Defeating the deadly Clostridium difficile is no easy task but, step-by-step, microbiologist Associate Professor Dena Lyras is helping piece together the puzzle. Monash University microbiologist Associate Professor Dena Lyras has many significant relationships in her life: with her husband, her son and daughter, and her parents. She also has an important ongoing relationship with ‘Dif’, as she and her colleagues call Clostridium difficile – a hospital superbug. This bug has been the focus of her work as a medical researcher for more than a decade. It causes severe diarrhoea in elderly patients and has become increasingly more deadly over the past decade.
South Africa was the first country to dismantle its nuclear weapons – weapons that the world did not know it had. Historian Dr Anna-Mart van Wyk has tracked her country’s journey from international pariah to role model.As the world expert on the political history of the South African apartheid regime’s secret nuclear weapons program, Monash South Africa’s Dr Anna-Mart van Wyk has become familiar with government and defence force archives in both South Africa and the US. The documents she has tirelessly tracked down and studied have cast new light on the politics behind the program, which remained hidden through the 1980s until it was voluntarily – but still secretly – dismantled in 1990. Confirmation that the program ever existed only came in 1993 when then-President F.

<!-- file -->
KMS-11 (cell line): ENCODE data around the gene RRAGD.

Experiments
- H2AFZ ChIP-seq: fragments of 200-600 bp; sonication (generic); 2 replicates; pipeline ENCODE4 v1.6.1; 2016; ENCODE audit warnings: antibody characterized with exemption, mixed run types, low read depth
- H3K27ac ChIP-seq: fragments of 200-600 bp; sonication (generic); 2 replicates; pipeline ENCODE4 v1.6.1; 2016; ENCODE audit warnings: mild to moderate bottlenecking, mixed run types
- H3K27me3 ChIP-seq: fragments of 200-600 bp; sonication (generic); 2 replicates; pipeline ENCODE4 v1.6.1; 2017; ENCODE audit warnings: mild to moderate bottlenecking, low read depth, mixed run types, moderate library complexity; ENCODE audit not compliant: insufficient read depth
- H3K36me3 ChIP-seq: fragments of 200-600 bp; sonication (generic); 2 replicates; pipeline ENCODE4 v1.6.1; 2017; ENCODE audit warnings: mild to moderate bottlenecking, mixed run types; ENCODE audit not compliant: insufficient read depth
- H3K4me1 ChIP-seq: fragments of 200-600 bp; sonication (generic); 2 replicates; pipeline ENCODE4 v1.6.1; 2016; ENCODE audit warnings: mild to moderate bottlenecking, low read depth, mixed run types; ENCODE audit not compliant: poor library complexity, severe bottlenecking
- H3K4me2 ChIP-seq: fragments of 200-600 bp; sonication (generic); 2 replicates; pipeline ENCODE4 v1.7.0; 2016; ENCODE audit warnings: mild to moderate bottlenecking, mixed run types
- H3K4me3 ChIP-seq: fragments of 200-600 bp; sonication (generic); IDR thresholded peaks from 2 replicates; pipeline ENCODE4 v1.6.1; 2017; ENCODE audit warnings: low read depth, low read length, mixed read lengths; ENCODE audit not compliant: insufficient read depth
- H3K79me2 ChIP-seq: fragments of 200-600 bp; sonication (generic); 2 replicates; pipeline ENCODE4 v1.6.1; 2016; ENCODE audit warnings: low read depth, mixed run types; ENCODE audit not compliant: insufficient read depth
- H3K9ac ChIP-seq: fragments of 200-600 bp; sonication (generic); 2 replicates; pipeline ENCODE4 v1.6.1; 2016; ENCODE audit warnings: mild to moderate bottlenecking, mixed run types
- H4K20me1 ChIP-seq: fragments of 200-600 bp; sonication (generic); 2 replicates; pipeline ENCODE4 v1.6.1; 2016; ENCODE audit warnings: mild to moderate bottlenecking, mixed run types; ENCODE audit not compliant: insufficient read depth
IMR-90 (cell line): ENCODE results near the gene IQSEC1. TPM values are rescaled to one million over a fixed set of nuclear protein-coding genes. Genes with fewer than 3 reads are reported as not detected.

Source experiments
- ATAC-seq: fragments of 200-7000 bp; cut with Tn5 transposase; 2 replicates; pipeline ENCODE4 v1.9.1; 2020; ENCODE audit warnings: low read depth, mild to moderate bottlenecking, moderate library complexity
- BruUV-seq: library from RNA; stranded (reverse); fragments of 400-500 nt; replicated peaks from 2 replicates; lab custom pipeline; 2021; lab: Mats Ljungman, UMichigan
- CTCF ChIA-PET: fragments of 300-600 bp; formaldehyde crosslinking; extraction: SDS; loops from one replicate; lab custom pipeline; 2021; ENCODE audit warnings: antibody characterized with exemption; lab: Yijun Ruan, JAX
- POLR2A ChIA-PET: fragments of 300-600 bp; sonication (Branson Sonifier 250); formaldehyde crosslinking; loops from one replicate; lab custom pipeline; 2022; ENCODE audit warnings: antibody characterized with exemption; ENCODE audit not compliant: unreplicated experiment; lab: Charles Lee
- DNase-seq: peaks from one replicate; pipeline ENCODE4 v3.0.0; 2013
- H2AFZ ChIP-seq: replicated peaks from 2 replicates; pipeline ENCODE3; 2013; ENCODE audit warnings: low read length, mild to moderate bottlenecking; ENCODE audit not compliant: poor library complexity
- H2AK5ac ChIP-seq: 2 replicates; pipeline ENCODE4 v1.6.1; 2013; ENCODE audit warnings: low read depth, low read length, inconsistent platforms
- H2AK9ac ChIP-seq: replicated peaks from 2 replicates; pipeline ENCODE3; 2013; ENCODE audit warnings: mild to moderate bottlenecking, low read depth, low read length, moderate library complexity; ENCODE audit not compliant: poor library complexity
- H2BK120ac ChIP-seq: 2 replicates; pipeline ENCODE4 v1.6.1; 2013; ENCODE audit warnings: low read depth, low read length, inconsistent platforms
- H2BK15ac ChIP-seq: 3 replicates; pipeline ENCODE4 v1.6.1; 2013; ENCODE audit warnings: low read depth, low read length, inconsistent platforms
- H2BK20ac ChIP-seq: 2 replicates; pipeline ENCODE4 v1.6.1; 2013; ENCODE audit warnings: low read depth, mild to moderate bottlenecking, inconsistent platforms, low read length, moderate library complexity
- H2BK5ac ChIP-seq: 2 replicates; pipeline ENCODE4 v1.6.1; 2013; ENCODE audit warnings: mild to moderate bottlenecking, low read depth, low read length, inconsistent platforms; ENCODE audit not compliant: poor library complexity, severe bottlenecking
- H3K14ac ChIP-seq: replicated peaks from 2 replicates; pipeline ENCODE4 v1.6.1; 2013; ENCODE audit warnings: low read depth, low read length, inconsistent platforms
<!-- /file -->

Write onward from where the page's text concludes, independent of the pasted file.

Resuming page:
Facing a linguistic crisis that threatens the oral traditions that pass on indigenous knowledge, culture and identity, Aboriginal elders have turned to 21st-century animation technology to help sustain intergenerational remembering.From a Western perspective, the songlines of Indigenous Australians can seem like simple origin myths; tales of ancestral beings whose ‘Dreamtime’ actions animate Australia’s creation story. Only more recently have ‘white fellas’ come to realise that songlines defy Western concepts and categories by passing on an encyclopedic knowledge of Australia’s eco-biology, bound up in kinship laws that are embedded in cultural and spiritual traditions. Over thousands of years people have become adept at this unique way of learning, knowing and being. Songlines remain a vast, living archive comprising some 270 distinct languages and about 600 dialects.
It takes at least 10 times as many generations for a mouse to reach elephantine proportions as for the reverse transition, reveals a vast study of mammalian evolution over the past 70 million years.Between two and five million years ago, something akin to a giant guinea pig roamed South America. Weighing about a tonne, it would have loomed large over its modern relatives – diminutive rodents such as mice and rats. Such extraordinary contrasts in body mass are part of the story emerging from an international study led by Monash University and published in the Proceedings of the National Academy of Sciences of the United States of America (PNAS). The research tells the story of mammalian body size over the past 70 million years
Bionic eye technology that could restore vision to millions is the goal of the Monash vision group, a research team whose expertise spans engineering, neurosurgery and physiology. Its creation, a device that stimulates the brain rather than the retina, is on track for trial in just two years. Ever since Steve Austin ran across our screens in the 1970s television series The Six Million Dollar Man, the notion of a ‘bionic eye’ that allows the blind to see has tantalised our imaginations.
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